But David understood. He had watched with the world as 24 hour television covered the bloody battles that had raged on the "mountains of Israel." "That's all anyone did," David quietly reflected. "We just watched. All of Israel's allies, America and the other NATO countries had refused to get involved." David recalled the excuses of his country's leaders who had claimed to be overwhelmed with "our own struggle to survive." A week after that infamous Superbowl Sunday, America's economy had crashed, followed by massive civil unrest. Martial law had been declared but when communication systems were lost a short time later, anarchy ruled most American cities. The whole country had turned upside down. Society had convulsed. The rest of the world had been in much worse shape than America. Chaos had gripped the globe.

The TV talking heads went on and on with their prognoses and editorializing. "Israel will soon be no more ... Russia will be restored as a world power. The oil supply from the Middle East to the West will be stopped."

Network anchors commented how, with a quick victory in the Middle East, Russia's allies, the Arab nations, would finally have what they had always wanted: millions of dead Jews, the end of Israel, the occupation of Palestine, Jerusalem, and for Islam, The Temple Mount.

David strained to recall the events, the names and the reports. Shaking his head, he thought with remorse, "Why didn't I pay attention or write it down?" He was becoming convinced that everything that had been happening since that Superbowl Sunday had been foretold in the pages of the very

Book in his hands. "What was it Uncle T used to say?" David mumbled. "Something like, 'The Word of God is more current than tomorrow's newspapers!"' Suddenly David bolted up from his prone position on the cot.

"Newspapers," David laughed. "Newspapers. Yeah! I got newspapers." David had just remembered all those gigantic stacks of old newspapers he had found months before. After reading and rereading them for something to do, until he had them almost memorized, he had decided to use them as insulation in his lean-to walls. He was ecstatic that he had kept them.

He furiously dug into the thickened walls of his little hut until he retrieved every single page of old newspaper he had so carefully inserted months ago. Thumbing rapidly through hundreds of pages of newsprint, he eventually came upon all the articles he had hoped to find.

"Yes, here's another one, " David excitedly mumbled, as he eyed the bold headlines. "Israel Saved ... Secret Weapon Destroys Invaders."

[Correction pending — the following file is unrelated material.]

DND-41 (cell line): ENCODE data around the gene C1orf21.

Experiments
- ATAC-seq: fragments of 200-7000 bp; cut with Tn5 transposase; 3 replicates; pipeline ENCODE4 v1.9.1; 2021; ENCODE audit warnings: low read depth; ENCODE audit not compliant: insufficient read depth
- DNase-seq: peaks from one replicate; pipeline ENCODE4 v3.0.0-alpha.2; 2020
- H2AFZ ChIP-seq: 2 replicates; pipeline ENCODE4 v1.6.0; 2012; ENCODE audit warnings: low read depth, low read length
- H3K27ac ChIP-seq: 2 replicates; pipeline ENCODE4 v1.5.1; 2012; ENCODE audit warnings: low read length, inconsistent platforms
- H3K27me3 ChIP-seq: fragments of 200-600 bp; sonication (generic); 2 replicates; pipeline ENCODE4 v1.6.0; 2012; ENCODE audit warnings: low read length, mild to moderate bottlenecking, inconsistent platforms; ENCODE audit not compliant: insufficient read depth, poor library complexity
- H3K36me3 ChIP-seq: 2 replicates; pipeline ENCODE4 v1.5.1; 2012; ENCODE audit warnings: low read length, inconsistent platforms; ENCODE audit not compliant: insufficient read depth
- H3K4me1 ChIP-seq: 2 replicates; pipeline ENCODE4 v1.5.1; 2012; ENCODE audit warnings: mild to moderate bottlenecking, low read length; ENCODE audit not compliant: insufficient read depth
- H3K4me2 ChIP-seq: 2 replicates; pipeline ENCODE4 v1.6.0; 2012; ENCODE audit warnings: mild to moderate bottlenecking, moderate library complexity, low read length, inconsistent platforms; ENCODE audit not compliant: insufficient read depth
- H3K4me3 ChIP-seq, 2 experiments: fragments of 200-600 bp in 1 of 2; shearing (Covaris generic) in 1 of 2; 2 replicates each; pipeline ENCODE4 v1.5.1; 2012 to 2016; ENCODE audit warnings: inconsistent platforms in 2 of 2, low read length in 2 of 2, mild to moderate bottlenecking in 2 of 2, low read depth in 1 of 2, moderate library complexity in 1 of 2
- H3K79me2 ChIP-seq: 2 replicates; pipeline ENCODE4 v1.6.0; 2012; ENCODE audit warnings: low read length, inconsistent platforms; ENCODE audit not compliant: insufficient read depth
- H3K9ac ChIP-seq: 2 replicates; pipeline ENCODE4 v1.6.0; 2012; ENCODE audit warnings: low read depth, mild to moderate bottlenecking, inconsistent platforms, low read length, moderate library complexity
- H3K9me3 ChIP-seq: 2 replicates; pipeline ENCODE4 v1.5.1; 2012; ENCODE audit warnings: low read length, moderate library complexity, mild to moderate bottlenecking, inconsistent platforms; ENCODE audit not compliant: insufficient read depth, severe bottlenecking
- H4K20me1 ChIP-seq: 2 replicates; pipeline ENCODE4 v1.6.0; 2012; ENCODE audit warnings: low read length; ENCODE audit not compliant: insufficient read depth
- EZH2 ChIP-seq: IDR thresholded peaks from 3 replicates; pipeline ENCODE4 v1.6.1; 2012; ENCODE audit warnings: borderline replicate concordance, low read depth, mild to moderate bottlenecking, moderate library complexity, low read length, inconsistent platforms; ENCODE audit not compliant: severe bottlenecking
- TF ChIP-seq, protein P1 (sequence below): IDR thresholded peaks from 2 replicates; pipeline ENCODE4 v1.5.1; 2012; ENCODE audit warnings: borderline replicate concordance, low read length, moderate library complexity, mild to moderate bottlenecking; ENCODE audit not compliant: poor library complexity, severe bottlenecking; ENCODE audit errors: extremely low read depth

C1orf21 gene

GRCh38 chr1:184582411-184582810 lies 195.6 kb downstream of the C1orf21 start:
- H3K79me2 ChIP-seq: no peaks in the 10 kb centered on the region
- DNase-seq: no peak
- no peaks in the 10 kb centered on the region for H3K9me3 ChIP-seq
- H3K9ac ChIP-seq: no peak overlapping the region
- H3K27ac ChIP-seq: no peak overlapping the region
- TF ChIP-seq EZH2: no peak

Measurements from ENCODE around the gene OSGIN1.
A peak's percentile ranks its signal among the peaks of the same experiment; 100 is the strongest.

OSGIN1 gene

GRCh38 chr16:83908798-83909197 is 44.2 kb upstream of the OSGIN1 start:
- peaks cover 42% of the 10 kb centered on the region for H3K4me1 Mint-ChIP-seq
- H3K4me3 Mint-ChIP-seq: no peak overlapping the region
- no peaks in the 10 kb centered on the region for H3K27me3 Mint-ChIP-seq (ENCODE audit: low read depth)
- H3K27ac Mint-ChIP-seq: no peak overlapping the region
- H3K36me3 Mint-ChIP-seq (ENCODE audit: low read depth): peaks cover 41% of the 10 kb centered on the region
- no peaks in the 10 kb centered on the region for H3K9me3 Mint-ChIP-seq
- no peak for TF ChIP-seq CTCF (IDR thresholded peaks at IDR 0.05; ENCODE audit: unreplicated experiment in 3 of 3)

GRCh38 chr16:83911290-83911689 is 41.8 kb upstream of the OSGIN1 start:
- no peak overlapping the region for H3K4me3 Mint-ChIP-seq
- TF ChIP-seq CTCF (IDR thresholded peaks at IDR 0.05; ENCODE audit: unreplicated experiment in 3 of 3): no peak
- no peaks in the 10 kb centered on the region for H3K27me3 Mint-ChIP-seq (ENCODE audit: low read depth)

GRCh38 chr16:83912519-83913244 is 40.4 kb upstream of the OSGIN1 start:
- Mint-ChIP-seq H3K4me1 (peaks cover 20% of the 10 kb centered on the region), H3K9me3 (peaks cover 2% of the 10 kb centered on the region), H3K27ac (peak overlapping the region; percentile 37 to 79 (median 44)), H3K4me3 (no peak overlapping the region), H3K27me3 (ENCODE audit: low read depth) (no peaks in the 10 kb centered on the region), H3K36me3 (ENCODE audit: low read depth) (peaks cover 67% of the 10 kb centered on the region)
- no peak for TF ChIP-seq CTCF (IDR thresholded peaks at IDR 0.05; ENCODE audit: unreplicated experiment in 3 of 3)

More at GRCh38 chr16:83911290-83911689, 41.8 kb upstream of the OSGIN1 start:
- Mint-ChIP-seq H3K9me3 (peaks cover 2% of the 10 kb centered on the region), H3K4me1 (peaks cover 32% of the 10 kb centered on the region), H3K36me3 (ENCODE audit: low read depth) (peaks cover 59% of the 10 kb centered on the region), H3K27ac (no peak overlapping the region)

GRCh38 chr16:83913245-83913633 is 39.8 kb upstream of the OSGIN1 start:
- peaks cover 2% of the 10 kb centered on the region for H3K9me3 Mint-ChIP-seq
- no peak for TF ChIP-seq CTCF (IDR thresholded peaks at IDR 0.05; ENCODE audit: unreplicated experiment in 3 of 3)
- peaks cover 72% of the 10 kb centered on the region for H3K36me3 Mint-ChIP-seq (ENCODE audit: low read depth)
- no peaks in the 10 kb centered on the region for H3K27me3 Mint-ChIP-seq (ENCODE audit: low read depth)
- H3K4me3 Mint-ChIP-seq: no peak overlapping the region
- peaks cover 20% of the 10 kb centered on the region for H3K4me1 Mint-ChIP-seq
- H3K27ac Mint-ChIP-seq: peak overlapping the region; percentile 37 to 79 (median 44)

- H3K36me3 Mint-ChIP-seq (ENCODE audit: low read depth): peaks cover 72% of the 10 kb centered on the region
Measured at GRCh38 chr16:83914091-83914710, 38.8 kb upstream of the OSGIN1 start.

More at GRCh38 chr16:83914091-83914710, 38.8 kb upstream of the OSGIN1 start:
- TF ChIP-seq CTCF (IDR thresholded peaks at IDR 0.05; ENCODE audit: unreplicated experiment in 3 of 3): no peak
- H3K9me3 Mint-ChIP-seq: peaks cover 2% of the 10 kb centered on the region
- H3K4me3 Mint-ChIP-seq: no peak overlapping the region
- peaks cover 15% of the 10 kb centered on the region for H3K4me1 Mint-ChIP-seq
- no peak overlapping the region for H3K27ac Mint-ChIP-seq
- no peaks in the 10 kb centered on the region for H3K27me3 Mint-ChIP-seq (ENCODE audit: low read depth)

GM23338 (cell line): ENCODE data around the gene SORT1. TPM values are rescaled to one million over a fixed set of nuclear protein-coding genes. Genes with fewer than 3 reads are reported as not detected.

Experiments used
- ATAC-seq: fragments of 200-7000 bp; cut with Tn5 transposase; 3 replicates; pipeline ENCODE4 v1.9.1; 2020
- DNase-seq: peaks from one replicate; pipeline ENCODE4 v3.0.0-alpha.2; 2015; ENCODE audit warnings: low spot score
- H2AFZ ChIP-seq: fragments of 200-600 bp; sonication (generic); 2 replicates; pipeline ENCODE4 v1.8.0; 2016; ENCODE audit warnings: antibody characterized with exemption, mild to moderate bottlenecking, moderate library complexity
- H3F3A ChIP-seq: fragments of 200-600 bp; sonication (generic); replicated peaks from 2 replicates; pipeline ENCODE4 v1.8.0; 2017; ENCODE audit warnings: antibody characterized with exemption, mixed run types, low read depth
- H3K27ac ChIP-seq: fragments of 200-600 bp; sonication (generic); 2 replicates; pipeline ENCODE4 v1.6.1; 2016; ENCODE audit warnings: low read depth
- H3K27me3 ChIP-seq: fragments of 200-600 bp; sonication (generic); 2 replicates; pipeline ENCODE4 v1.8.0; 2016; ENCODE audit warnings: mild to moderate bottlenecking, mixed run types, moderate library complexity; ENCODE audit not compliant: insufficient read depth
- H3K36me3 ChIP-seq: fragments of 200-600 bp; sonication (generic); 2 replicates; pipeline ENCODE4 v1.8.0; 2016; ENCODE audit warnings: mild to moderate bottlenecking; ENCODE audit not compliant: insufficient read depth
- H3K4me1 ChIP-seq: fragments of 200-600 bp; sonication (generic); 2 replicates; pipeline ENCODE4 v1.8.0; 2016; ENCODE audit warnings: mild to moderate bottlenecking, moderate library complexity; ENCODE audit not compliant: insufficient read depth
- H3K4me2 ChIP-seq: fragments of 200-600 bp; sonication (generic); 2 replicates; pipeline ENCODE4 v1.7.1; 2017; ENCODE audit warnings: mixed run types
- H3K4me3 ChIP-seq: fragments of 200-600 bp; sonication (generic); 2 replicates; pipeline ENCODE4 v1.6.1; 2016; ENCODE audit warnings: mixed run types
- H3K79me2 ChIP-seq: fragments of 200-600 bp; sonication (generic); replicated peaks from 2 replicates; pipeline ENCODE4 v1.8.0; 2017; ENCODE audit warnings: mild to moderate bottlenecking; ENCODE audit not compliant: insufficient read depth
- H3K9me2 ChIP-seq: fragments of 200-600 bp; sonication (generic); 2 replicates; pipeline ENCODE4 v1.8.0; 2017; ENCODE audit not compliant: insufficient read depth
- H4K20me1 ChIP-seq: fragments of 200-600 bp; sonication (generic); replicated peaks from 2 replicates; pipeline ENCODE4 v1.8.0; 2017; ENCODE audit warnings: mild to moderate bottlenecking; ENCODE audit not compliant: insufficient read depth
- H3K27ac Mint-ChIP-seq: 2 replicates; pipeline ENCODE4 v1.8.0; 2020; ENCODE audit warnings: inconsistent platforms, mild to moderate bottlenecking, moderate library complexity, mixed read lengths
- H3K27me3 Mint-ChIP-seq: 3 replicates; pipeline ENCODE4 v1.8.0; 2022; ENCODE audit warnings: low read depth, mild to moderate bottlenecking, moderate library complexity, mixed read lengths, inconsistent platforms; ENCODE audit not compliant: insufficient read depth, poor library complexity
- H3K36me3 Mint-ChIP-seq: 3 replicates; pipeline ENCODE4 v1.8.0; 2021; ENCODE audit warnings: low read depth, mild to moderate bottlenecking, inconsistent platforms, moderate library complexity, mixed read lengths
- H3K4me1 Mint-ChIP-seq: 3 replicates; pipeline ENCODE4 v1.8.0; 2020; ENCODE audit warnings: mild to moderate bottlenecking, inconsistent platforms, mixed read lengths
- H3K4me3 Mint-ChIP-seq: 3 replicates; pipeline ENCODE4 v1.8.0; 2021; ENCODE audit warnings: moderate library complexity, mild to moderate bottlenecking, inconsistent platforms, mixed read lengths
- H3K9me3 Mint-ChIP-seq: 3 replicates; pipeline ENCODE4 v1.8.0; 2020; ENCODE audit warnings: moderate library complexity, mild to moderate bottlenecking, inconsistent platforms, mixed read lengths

The article read, "Against overwhelming odds, in a last minute gasp for its national life, tiny Israel surprised the world with a defense-strike capability that even most Israelis did not know existed."

He found a multitude of other related articles and headlines. "Israelis Dance In The Streets," " 'God Saved Us,' says Israeli Prime Minister," and "Miracles in Israel ... Enemy Routed." The article beneath said, "Not since ancient days in Biblical times has this little nation seen such a powerful demonstration of miraculous intervention. Old rabbis dancing in the streets of Jerusalem, Haifa and Tel Aviv are quick to give their God, Jehovah, all the credit for their unexpected and sudden military victory. However, analysts are now speculating that the salvation of Israel more likely came from new hightech secret weapons rather than the 'Old Man Upstairs."'

David also found related stories of the war's devastation that had made Israel a wasteland. He read of the new despair of all Israelis over their new vulnerability in a world that, for the most part, still detested these whom Uncle T had always called "the chosen of God."

For hours, David dug through the pile of crumbling old newspapers. Finally his tired eyes fell on an especially large headline and accompanying picture, giving him first a sense of exhilaration and then one of sheer terror, "New European Prime Minister Extends Olive Branch." Under the headline was a picture of the United States of Europe's newly elected Prime Minister, Sir Richard Montebaum. He stood with the heads of state of ten recently united European nations, all shaking hands with the Prime Minister of Israel. The hair on the back of David's neck stood on end as he began to read the article.

"Sir Richard seems to have no end to diplomatic miracles in his new portfolio as Prime Minister of the United States of Europe.

Just as most nations were still reeling from the massive problems following D-Day (disappearance day - when millions vanished), Sir Richard took office. Since then he has demonstrated an almost supernatural ability to resolve every conflict that has tested him. He is the first in history to bring a promise of lasting peace to the Middle East. For the first time, all parties are pleased with his new treaty's terms, especially Israel, who finally has guaranteed borders and a security to be insured by the word and influence of Sir Richard.

According to the Prime Minister of France, Francois Petrouli, 'Sir Richard has the charisma of Galahad, the oratory skills of Churchill, the love for peace of Ghandi, the intellect of Thomas Jefferson and the political appeal of Kennedy' Petrouli added, 'To date the new United States of Europe's Prime Minister has solved every problem facing the new Euro-coalition, the Middle East and for that matter, the world, seemingly without effort.'